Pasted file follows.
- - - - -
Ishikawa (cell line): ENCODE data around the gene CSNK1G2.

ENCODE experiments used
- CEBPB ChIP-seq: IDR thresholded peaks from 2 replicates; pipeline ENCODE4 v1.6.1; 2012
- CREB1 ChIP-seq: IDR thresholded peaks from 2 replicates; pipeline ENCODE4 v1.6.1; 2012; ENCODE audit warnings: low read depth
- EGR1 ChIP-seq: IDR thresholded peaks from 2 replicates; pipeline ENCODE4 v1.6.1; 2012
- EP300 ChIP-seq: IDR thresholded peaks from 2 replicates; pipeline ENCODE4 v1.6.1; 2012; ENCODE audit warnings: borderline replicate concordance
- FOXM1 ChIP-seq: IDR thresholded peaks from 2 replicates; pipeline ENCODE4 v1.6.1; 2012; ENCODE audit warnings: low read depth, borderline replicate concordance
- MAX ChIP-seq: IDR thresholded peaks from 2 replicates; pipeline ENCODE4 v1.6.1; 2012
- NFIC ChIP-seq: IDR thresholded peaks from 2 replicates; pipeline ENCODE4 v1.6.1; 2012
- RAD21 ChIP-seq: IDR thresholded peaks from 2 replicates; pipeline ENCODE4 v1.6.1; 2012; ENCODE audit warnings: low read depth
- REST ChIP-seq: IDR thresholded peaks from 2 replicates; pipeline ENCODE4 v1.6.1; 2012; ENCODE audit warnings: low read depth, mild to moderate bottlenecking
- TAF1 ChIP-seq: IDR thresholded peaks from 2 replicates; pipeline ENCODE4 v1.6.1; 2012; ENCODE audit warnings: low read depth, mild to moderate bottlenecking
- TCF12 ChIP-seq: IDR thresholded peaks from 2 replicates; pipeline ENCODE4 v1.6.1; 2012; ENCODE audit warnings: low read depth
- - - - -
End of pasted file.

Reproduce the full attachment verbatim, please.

Ishikawa (cell line): ENCODE data around the gene CSNK1G2.

ENCODE experiments used
- CEBPB ChIP-seq: IDR thresholded peaks from 2 replicates; pipeline ENCODE4 v1.6.1; 2012
- CREB1 ChIP-seq: IDR thresholded peaks from 2 replicates; pipeline ENCODE4 v1.6.1; 2012; ENCODE audit warnings: low read depth
- EGR1 ChIP-seq: IDR thresholded peaks from 2 replicates; pipeline ENCODE4 v1.6.1; 2012
- EP300 ChIP-seq: IDR thresholded peaks from 2 replicates; pipeline ENCODE4 v1.6.1; 2012; ENCODE audit warnings: borderline replicate concordance
- FOXM1 ChIP-seq: IDR thresholded peaks from 2 replicates; pipeline ENCODE4 v1.6.1; 2012; ENCODE audit warnings: low read depth, borderline replicate concordance
- MAX ChIP-seq: IDR thresholded peaks from 2 replicates; pipeline ENCODE4 v1.6.1; 2012
- NFIC ChIP-seq: IDR thresholded peaks from 2 replicates; pipeline ENCODE4 v1.6.1; 2012
- RAD21 ChIP-seq: IDR thresholded peaks from 2 replicates; pipeline ENCODE4 v1.6.1; 2012; ENCODE audit warnings: low read depth
- REST ChIP-seq: IDR thresholded peaks from 2 replicates; pipeline ENCODE4 v1.6.1; 2012; ENCODE audit warnings: low read depth, mild to moderate bottlenecking
- TAF1 ChIP-seq: IDR thresholded peaks from 2 replicates; pipeline ENCODE4 v1.6.1; 2012; ENCODE audit warnings: low read depth, mild to moderate bottlenecking
- TCF12 ChIP-seq: IDR thresholded peaks from 2 replicates; pipeline ENCODE4 v1.6.1; 2012; ENCODE audit warnings: low read depth